The first item (1) is an article from the San Francisco Chronicle in which leading physicists explain in simple terms why the speed of light is not constant and why light does not get lost once it is stopped. The second item (2) is the electronic version of the Phillips, et al. paper from Physical Review Letters, 86(5), 783-786 (January 29, 2001). This is free to subscribers and users at campuses with institutional subscriptions to PRL but unavailable to those without. Luckily, anyone can have a glimpse at the pre-print that was posted on the Los Alamos National Laboratory arXiv pre-print server in December, 2000 (3). The next site (4) is maintained by the research group of Dr. RL Walsworth, a co-author on the PRL paper. The Walsworth group page gives research descriptions, a hyperlinked bibliography with some downloadable papers, and a nice diagram illustrating light speed control. Dr. Lene Vestergaard Hau, based at the Rowland Institute for Science, has succeeded in stopping light (The Rowland Institute for Science appeared in the Scout Report for Science & Engineering on 03/01/2000). Hau and her research group have published an article in the January 25, 2001 issue of Nature describing how they brought light to a complete stop in a magnetically trapped, cold cloud of sodium atoms. An earlier research research article from Hau (Nature 397, 594-598, 1999) is available for free online here: (#5). Besides slowing light, scientists have also sped up light. This work occurred last year at the NEC Research Institute, Inc. in Princeton, NJ. The BBC (6) describes the research in which a beam of light moved at 300 times the theoretical limit for the speed of light. Dr. LJ Wang and others involved in that experiment have provided a Website (7) demonstrating principles of light group velocity and dispersion. Pre-prints from the Wang group's experiments are available from the Los Alamos arXiv server. The first (8a) considers "pulse propagation in a linear anomalously dispersive medium where the group velocity exceeds the speed of light in vacuum (c) or even becomes negative." The second (8b) demonstrates that "a superluminal light pulse propagation can be observed even at a negative group velocity through a transparent medium with almost no pulse distortion." Dr. RY Chiao and his research team at University of California at Berkeley are also involved in speed-of-light experiments. Chiao's page (9) provides research summaries and downloads of recent publications dealing with light moving through Rubidium vapor. So what are the applications of changing the speed of light? A recent feature in (10) suggests that the process could be used to make an experimental black hole that could be used to examine quantum physics in a way never before possible. [HCS]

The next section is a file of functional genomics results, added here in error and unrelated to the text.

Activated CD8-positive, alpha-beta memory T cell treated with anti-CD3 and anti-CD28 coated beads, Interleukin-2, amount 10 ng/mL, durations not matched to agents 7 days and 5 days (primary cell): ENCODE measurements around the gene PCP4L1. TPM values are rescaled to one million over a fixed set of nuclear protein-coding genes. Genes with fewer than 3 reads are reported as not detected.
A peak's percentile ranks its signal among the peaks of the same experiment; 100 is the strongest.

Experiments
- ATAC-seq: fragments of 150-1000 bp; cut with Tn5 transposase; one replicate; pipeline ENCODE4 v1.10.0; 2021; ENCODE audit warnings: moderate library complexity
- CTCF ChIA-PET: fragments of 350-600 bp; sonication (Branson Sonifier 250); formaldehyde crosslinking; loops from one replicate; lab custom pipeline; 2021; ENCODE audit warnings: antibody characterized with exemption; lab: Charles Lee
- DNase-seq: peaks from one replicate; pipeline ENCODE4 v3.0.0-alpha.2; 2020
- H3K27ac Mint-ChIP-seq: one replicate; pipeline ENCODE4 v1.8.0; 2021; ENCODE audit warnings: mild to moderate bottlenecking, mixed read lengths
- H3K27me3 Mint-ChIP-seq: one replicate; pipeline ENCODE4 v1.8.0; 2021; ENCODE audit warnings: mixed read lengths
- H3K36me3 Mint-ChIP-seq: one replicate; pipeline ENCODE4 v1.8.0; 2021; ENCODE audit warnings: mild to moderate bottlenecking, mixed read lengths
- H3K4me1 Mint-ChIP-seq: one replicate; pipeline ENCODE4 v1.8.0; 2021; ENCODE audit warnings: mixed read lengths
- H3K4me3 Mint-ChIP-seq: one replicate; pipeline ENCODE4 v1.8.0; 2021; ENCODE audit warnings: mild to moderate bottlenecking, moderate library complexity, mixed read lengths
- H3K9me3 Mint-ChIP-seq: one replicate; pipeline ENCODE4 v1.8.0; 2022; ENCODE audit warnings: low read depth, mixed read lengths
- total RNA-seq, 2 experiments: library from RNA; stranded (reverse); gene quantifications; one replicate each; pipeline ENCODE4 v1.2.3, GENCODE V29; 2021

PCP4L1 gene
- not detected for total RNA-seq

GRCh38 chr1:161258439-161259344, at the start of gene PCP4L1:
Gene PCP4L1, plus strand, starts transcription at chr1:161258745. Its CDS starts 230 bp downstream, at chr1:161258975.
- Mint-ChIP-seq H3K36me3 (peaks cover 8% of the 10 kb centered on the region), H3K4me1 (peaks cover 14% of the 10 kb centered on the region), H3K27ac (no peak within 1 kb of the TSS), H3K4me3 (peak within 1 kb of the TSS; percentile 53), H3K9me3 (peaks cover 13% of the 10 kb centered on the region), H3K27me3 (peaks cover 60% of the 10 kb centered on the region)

[Back to Contents]

Scout Report for Science & Engineering Subscription Instructions

To receive the electronic mail version of the Scout Report for Science & Engineering every other Wednesday, join the SRSCIENG mailing list. This is the only mail you will receive from this list.

Internet Scout team member information

The Scout Report for Science & Engineering
Brought to You by the Internet Scout Project

The Scout Report for Science & Engineering (ISSN 1533-144X) is published every other Wednesday by the Internet Scout Project, located in the University of Wisconsin-Madison's Department of Computer Sciences.

Laura X. Payne
Hilary Sanders
Susan Calcari
Rachael Bower
Travis Koplow
Pat Coulthard
Andy Yaco-Mink
Executive Director
Managing Editor
Technical Specialist
Website Designer

Below are the copyright statements to be included when reproducing annotations from The Scout Report for Science & Engineering.

The single phrase below is the copyright notice to be used when reproducing any portion of this report, in any format:

From The Scout Report for Science & Engineering, Copyright Internet Scout Project 1994-2001.

The paragraph below is the copyright notice to be used when reproducing the entire report, in any format:

Copyright Susan Calcari and the University of Wisconsin Board of Regents, 1994-2001. The Internet Scout Project (, located in the Computer Sciences Department of the University of Wisconsin-Madison, provides information about the Internet to the U.S. research and education community under a grant from the National Science Foundation, number NCR-9712163. The Government has certain rights in this material. Permission is granted to make and distribute verbatim copies of the entire Scout Report provided this paragraph, including the copyright notice, are preserved on all copies.

Any opinions, findings, and conclusions or recommendations expressed in this publication are those of the author(s) and do not necessarily reflect the views of the University of Wisconsin - Madison or the National Science Foundation.

Internet Scout
A Publication of the Internet Scout Project

Comments, Suggestions, Feedback
Use our feedback form or send email to

© 2001 Internet Scout Project
Information on reproducing any publication is available on our copyright page.